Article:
1) weaken the argument/find the flaw in the argument
2) strengthen the argument
3) find the assumption

4) draw inference/conclusion
5) structure of the argument, including boldface structure questions and dialogue structure questions
6) paradox
7) evaluate the conclusion
8 ) complete the argument

Types #1-4 account for approximately 75% of all GMAT CR questions. You can find out more about each one of these types in the linked blog articles or practice the various CR questions types here.

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Top Tips for Improving in GMAT Critical Reasoning

Tip #1 – Read the Question First!

Step one of the general strategy for GMAT Critical Reasoning is: Read the question stem before reading the argument. Know which type of question you are going to have to answer, and read the argument with that question in mind. The basic idea is: when you know what you need to do, you will be reading the argument with that in mind.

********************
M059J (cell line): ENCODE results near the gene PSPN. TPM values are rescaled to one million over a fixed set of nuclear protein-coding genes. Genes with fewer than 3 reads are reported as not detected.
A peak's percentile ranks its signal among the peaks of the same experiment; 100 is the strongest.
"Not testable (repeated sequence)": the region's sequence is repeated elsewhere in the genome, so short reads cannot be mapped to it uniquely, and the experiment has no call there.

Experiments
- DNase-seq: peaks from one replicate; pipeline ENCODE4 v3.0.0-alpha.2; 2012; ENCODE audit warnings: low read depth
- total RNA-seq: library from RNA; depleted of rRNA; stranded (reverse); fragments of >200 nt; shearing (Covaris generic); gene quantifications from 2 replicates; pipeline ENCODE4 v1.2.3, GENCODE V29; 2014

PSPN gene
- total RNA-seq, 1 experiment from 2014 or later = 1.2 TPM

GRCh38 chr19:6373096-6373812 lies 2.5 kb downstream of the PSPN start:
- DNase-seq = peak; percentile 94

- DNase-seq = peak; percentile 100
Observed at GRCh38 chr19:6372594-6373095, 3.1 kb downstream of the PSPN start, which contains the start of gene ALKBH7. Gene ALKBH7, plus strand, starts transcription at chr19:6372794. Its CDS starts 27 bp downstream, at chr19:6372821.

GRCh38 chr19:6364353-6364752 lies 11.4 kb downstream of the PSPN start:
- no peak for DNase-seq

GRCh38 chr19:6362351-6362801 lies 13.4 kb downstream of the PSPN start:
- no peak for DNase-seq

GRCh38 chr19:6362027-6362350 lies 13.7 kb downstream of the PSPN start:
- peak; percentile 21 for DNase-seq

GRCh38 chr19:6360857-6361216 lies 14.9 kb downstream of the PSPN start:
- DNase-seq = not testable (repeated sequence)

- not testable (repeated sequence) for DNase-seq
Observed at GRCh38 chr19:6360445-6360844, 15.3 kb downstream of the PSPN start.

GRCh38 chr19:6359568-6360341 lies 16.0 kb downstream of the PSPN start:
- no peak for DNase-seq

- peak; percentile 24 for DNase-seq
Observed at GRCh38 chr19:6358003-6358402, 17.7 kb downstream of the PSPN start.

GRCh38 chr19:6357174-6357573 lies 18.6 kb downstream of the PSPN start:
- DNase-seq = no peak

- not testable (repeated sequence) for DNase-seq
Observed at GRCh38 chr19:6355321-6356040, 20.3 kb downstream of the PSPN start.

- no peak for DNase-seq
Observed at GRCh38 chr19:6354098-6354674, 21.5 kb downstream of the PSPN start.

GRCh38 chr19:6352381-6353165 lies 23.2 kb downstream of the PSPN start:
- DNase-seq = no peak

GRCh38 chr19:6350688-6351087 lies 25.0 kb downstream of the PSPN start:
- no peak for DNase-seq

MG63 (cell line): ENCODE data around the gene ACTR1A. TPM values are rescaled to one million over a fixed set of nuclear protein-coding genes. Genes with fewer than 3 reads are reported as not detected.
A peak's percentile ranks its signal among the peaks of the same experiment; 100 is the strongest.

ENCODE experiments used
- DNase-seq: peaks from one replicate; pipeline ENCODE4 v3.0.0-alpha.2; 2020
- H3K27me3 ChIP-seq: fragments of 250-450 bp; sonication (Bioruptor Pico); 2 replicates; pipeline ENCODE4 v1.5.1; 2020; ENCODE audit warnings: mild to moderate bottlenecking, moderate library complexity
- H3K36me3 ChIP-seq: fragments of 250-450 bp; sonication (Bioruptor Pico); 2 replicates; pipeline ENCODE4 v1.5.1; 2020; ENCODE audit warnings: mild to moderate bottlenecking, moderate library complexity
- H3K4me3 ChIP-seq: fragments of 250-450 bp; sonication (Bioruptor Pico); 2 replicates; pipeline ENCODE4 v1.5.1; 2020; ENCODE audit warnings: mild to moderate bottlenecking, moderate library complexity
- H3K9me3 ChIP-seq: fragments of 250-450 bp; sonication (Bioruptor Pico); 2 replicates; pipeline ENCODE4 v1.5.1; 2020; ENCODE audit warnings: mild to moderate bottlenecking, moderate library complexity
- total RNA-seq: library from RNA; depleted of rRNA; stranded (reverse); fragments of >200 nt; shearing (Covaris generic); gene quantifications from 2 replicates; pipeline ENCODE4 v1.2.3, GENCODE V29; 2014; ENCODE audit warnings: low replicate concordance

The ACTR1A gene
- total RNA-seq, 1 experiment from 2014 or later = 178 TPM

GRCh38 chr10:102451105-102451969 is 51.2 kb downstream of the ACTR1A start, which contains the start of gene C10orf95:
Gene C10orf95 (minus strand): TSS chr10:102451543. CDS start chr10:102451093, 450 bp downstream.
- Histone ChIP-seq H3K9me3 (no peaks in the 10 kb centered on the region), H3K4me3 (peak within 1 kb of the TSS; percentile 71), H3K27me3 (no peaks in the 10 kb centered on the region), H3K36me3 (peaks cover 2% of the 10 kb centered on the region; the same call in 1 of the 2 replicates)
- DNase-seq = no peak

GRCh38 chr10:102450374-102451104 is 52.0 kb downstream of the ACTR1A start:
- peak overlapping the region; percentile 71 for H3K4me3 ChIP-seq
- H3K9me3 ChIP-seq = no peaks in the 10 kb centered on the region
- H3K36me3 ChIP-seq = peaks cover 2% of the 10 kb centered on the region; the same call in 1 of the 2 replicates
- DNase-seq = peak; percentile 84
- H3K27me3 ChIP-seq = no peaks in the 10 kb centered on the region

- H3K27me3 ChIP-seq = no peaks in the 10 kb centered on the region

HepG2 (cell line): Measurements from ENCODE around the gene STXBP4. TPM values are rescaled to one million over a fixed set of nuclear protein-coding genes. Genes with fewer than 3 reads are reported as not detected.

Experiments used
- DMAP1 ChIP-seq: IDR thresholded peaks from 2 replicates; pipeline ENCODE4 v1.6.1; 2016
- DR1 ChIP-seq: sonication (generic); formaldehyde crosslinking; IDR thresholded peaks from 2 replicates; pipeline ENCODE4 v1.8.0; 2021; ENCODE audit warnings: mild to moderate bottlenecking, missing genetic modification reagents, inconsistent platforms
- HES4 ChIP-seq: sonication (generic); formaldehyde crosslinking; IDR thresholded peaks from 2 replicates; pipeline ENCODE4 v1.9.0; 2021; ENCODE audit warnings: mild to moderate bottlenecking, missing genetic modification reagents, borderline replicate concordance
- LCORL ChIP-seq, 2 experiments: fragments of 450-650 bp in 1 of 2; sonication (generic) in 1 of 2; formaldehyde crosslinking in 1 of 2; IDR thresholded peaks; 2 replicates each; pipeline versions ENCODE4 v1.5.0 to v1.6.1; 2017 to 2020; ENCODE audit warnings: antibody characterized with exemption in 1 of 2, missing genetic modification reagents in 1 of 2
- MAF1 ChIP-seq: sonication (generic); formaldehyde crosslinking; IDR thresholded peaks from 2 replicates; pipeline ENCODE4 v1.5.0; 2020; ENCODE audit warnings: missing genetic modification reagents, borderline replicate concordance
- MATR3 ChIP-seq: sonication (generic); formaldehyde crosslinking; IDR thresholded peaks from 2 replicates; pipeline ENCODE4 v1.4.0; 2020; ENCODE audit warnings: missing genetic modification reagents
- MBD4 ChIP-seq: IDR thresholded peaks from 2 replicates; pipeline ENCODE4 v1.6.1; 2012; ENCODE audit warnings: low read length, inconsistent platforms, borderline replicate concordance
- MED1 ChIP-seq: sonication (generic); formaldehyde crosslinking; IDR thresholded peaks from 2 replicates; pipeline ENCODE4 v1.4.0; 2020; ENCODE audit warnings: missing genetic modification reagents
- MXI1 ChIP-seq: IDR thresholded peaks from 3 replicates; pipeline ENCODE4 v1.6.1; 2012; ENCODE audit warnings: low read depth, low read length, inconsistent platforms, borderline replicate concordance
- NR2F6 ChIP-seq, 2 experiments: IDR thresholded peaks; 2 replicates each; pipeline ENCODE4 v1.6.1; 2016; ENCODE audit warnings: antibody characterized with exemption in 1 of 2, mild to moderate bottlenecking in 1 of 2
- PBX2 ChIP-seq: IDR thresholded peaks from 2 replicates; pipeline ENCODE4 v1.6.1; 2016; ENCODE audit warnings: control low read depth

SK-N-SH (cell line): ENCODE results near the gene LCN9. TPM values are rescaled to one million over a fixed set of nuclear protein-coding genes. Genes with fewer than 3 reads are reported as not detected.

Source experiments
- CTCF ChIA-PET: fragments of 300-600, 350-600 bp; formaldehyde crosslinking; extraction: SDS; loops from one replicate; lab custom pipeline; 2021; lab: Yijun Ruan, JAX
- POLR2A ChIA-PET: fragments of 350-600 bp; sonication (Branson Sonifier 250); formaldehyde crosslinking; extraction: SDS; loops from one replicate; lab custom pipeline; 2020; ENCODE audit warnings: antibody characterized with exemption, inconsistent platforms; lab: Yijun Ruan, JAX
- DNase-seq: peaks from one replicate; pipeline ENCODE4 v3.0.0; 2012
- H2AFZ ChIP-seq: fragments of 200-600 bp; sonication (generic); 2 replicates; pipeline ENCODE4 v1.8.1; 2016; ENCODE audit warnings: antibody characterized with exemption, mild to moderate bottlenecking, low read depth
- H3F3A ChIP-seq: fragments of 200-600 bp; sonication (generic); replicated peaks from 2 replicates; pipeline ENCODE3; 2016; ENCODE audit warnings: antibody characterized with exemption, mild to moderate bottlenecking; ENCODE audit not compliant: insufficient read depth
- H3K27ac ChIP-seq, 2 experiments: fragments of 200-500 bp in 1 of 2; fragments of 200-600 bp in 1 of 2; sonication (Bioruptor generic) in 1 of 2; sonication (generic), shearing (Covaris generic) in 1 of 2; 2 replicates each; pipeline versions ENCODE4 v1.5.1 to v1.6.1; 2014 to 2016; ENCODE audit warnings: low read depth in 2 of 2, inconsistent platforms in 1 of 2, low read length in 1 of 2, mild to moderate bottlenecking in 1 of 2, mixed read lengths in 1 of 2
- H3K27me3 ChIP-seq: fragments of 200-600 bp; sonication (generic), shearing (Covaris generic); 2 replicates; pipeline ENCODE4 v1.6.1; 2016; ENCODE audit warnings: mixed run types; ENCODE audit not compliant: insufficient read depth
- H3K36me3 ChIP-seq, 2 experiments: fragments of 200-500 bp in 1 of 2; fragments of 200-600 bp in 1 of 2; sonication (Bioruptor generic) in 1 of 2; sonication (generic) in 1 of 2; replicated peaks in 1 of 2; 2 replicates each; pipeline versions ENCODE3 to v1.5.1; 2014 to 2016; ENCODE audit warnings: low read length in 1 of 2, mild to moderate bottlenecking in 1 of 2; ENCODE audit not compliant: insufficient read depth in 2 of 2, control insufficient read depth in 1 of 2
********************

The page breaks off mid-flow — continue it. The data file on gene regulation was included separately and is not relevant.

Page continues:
Example: While most CR arguments will contain a conclusion and premises, some peculiar problem types like ‘complete the argument’ or ‘draw the conclusion’ might not have both. The ‘draw a conclusion’ questions definitely won’t have any conclusion in the argument. If you read the argument without looking at the question stem, you might waste time searching for a conclusion that isn’t there.

Therefore, read the question to understand exactly what is asked of you and approach a given problem accordingly.

Tip # 2 – Find that Unstated Assumption

Once you have identified exactly what the conclusion and the premise of the argument are, it is important to think about the underlying assumption holding the argument together. Our job is never to question the facts of the argument but to find that unstated assumption and question that gap between the facts and the conclusion. Ask yourself: What did the author need to be true in order to reach the conclusion?

In reality, every argument has three key components:

  • A premise, which is the facts or reasons that form the foundation of the argument;
  • A conclusion, which is usually the message of the argument and supported by the premise.